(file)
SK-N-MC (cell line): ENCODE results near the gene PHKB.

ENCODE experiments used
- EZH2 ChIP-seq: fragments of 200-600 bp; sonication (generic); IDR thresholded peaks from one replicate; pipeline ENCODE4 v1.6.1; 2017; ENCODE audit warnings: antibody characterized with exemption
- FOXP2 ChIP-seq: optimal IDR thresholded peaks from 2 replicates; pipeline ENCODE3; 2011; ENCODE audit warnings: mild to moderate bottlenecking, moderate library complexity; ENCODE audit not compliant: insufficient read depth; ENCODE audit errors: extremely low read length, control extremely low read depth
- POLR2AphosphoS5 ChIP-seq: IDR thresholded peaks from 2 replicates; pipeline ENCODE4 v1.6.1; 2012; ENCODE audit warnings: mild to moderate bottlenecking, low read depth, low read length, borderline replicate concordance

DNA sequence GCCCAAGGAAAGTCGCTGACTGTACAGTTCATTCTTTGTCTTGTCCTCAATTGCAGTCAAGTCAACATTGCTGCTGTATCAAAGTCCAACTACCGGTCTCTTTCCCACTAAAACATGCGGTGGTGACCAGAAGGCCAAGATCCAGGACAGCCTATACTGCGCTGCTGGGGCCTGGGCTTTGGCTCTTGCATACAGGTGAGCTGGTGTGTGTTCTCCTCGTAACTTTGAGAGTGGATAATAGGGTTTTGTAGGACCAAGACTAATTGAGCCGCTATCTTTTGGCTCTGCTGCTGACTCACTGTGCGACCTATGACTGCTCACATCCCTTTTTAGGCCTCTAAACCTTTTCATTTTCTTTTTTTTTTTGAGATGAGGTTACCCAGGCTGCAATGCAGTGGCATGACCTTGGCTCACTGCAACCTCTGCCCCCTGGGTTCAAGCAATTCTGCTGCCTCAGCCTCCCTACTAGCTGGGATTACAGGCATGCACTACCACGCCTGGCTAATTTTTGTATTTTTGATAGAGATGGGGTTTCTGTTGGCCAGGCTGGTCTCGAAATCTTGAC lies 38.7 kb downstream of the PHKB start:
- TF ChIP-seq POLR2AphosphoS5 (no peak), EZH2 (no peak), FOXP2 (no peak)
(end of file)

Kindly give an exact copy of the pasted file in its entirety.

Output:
SK-N-MC (cell line): ENCODE results near the gene PHKB.

ENCODE experiments used
- EZH2 ChIP-seq: fragments of 200-600 bp; sonication (generic); IDR thresholded peaks from one replicate; pipeline ENCODE4 v1.6.1; 2017; ENCODE audit warnings: antibody characterized with exemption
- FOXP2 ChIP-seq: optimal IDR thresholded peaks from 2 replicates; pipeline ENCODE3; 2011; ENCODE audit warnings: mild to moderate bottlenecking, moderate library complexity; ENCODE audit not compliant: insufficient read depth; ENCODE audit errors: extremely low read length, control extremely low read depth
- POLR2AphosphoS5 ChIP-seq: IDR thresholded peaks from 2 replicates; pipeline ENCODE4 v1.6.1; 2012; ENCODE audit warnings: mild to moderate bottlenecking, low read depth, low read length, borderline replicate concordance

DNA sequence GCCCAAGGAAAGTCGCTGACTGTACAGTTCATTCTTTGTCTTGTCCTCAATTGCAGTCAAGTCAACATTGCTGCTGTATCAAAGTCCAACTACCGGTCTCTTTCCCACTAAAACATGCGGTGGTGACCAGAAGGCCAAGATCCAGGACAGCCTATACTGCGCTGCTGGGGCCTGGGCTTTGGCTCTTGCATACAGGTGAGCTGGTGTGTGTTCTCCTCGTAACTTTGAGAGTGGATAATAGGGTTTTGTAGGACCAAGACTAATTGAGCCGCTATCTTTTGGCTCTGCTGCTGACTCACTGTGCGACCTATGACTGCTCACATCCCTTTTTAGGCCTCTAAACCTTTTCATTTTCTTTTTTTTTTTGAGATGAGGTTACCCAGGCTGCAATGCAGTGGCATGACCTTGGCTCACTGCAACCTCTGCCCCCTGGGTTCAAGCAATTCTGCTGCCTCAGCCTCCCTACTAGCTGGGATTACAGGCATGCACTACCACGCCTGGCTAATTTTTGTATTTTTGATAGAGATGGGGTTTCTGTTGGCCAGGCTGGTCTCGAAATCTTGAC lies 38.7 kb downstream of the PHKB start:
- TF ChIP-seq POLR2AphosphoS5 (no peak), EZH2 (no peak), FOXP2 (no peak)